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Daily Intelligence Briefing

Wednesday, March 30, 2022

Identifying Change-Driven Investment Themes


I. Today’s Thematic Investment Idea

A deep dive into a market driver with alpha generating potential.

The Daily Intelligence Briefing is published by McAlinden Research Partners. The report is provided to Hedge Connection blog readers once per week for free. Below is just one of the five sections that delivers Change-Driven Investment Themes everyday.

US-Europe LNG Trade Set to Skyrocket as Russia Rolls Out Rubles for Gas Threat

Summary: The flow of Russian gas to Europe continues to wind down and has been further complicated by Russia’s new demand for “unfriendly” nations to pay up in rubles. It remains to be seen when or how Russia will enforce a gas for rubles policy, but it is further proof that European reliance on their eastern counterpart is increasingly unsustainable due to a geopolitical firestorm ignited by Russia’s invasion of Ukraine.

In response, Europe will expand its liquefied natural gas (LNG) trade with the US and boost imports from across the Atlantic. Eventually, the US hopes to ship up to 50 billion cubic meters (bcm) of gas per year to Europe, up from 22 bcm last year. That agreement could spur a 25% rise in US natural gas production through 2050 and provide a boon to firms involved in the oil and gas services industry.

Related ETFs: VanEck Vectors Oil Services ETF (OIH), United States Natural Gas Fund, LP (UNG)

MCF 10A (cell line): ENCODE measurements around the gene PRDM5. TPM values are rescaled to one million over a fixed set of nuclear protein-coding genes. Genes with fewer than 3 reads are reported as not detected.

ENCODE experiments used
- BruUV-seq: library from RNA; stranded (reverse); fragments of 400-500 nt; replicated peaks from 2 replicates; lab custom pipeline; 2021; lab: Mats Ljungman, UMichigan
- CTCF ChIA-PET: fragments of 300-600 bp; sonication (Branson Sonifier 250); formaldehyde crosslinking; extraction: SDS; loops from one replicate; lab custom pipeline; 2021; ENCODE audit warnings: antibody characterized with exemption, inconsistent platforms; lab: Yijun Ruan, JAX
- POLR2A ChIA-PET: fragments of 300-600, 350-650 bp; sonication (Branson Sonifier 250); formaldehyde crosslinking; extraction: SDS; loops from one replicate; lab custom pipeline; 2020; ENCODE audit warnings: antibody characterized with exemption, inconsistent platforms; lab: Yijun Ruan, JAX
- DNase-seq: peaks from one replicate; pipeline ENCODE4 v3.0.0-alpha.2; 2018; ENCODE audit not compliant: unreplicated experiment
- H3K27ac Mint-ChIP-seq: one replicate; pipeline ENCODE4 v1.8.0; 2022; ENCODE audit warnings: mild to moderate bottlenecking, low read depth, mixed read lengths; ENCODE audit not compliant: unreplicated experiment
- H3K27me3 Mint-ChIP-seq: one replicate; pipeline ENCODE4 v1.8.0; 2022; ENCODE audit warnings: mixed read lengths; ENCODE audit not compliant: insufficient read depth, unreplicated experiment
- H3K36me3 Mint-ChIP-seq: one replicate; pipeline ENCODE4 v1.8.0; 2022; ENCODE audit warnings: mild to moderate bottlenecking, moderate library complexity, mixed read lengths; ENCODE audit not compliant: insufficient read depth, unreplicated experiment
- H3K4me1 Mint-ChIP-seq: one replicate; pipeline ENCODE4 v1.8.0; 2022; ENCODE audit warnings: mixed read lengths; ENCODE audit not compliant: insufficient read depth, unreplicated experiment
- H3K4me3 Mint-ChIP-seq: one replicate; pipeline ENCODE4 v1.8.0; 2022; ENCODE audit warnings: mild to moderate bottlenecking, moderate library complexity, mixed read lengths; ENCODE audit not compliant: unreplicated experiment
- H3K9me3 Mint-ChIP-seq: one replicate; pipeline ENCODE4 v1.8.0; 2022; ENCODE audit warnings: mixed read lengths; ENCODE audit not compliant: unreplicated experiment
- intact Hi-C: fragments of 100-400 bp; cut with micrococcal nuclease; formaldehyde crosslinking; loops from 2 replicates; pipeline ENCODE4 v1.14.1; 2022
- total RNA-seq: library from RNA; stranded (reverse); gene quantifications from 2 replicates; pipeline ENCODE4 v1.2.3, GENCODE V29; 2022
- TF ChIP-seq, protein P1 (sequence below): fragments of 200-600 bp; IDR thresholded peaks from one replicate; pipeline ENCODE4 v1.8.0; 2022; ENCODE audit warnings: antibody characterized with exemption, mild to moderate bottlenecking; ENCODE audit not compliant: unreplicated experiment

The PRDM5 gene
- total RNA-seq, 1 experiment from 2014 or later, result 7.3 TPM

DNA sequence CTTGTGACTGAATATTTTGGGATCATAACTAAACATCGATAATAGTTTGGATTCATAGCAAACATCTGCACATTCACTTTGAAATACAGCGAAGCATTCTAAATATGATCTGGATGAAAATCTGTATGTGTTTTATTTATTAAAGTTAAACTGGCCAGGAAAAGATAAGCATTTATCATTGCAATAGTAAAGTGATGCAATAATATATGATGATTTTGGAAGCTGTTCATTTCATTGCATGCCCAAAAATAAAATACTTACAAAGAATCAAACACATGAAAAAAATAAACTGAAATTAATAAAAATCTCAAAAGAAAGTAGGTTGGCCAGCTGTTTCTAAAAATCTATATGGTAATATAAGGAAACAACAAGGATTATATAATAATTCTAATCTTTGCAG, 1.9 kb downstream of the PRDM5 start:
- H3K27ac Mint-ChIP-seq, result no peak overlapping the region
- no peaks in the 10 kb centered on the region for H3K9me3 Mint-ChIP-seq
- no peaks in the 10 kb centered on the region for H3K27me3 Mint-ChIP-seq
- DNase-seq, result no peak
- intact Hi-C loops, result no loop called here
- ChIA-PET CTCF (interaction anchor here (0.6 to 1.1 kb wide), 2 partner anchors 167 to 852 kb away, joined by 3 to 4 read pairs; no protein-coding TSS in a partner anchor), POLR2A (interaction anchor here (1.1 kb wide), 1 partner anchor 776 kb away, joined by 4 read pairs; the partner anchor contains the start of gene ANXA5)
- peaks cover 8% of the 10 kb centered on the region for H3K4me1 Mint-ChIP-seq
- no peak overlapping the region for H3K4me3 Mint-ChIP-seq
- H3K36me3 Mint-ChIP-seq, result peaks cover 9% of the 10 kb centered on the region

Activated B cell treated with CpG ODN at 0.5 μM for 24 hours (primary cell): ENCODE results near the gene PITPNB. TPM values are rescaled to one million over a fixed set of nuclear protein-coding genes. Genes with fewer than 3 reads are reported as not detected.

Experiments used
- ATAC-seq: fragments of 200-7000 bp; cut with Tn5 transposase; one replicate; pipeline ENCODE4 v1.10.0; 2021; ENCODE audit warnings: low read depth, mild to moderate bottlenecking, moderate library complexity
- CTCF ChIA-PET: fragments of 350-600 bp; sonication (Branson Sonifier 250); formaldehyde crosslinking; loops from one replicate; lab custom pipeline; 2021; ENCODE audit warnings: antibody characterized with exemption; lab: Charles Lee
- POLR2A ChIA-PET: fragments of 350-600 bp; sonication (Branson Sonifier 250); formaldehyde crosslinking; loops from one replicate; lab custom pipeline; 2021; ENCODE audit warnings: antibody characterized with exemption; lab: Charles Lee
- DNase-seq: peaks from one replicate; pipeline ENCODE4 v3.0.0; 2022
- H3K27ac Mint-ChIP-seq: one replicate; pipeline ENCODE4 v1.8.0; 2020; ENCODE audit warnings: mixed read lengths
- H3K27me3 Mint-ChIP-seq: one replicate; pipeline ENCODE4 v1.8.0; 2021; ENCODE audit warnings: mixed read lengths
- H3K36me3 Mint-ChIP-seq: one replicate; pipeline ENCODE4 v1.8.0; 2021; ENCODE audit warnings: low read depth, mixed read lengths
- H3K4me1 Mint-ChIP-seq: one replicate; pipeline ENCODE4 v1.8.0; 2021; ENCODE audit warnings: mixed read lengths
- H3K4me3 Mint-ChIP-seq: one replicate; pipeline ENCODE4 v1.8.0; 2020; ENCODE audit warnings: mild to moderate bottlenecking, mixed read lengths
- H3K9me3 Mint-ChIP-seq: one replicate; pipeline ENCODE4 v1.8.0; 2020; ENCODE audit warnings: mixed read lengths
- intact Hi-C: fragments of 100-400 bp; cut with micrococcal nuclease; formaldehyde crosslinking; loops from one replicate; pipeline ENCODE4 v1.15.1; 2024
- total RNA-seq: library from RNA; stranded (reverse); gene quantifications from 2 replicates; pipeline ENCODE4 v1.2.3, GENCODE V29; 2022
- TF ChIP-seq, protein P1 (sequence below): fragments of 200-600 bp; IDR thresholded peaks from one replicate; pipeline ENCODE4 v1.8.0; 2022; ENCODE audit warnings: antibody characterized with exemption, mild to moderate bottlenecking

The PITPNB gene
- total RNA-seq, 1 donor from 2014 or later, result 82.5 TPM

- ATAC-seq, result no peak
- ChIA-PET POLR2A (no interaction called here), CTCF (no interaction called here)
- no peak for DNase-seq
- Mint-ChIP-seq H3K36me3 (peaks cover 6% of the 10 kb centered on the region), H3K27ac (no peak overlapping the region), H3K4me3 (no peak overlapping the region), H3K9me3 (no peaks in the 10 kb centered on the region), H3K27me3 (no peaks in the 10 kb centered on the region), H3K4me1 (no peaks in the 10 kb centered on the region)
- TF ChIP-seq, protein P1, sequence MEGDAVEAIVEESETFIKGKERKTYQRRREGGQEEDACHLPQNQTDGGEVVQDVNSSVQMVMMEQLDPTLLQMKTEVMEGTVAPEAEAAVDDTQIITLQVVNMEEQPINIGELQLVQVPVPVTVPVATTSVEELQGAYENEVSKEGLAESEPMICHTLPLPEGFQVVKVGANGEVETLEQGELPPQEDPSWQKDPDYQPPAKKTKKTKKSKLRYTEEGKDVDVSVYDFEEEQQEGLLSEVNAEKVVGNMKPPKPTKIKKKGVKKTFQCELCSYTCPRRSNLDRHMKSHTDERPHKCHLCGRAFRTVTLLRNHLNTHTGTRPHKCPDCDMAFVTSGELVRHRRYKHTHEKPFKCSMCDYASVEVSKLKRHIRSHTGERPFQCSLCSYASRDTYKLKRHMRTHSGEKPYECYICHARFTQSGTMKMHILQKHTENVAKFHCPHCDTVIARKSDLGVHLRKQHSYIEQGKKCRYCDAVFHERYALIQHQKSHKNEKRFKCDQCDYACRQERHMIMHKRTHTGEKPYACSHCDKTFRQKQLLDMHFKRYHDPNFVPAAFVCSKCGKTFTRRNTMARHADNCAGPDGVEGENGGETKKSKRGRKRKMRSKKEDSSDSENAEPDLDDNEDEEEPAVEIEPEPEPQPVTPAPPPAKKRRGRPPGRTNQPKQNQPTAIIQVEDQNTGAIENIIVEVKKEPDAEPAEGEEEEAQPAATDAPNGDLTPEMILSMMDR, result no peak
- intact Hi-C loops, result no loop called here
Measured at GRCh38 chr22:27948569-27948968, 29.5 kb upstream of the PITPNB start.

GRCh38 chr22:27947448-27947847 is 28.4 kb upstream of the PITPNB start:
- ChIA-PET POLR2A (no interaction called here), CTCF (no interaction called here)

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Yamal Pipeline Supply Plummets to Zero, Russia Demands Rubles for Gas

When MRP begun highlighting a potential energy crisis in Europe all the way back in the autumn of 2021, we specifically noted a 77% drop in Russian gas supplies travelling through the critical Yamal-Europe pipeline. By December, it was obvious that thinning gas flows from Russia to Europe were becoming more deliberate and threatening, reflecting geopolitical tensions between the two regions and Russia’s buildup of troops along Ukraine’s eastern border.

Just about a month into Russia’s invasion of Ukraine, Reuters now reports physical gas flows through the Yamal-Europe pipeline at Germany’s Mallnow point have fallen to zero. Though gas continues to flow through the Nord Stream 1 pipeline, those shipments could potentially be impacted if European nations do not comply with Russia’s new demand that “unfriendly” nations pay for their natural gas exports in rubles. In a bid to prop up the Russian currency, which looked ready to collapse in the immediate aftermath of their attack on Ukraine, President Vladimir Putin has ordered Gazprom, the country’s biggest gas company, and the Russian central bank to outline plans for ruble payments by tomorrow.

Though the initial response from the G7, which includes key European economies like France, Germany, Italy, and the UK, has been a resounding rejection of this plan, European countries that rely on Russia for 40% of their gas and 25% of their oil could end up further exacerbating energy shortages and crippling power prices. Rising electricity prices have been slamming European households and even begun to curtail the continent’s industrial output earlier this month as steel plants from Spain to the UK were forced to suspend operations. Even with steel prices spiking, Bloomberg noted that many mills would still be operating at a loss by running their electric-arc furnaces.

It remains to be seen how serious the threat is, but the AP reports that Putin’s ruble proposal did lead to Germany’s utilities association, the BDEW, to call on the government to declare an “early warning” of a severe energy shortage – the first of three stages of energy emergency in EU and German law. As MRP covered two weeks ago, Russia previously threatened to cease dollar-denominated debt payments in USD, insisting that they’d only be able to pay coupons in rubles, but Moscow avoided default and ended up paying in USD after all. In a similar way, Russian gas agreements with Europe are not contracted in rubles and some commentators say Russia has no choice but to accept euro and dollars for payment.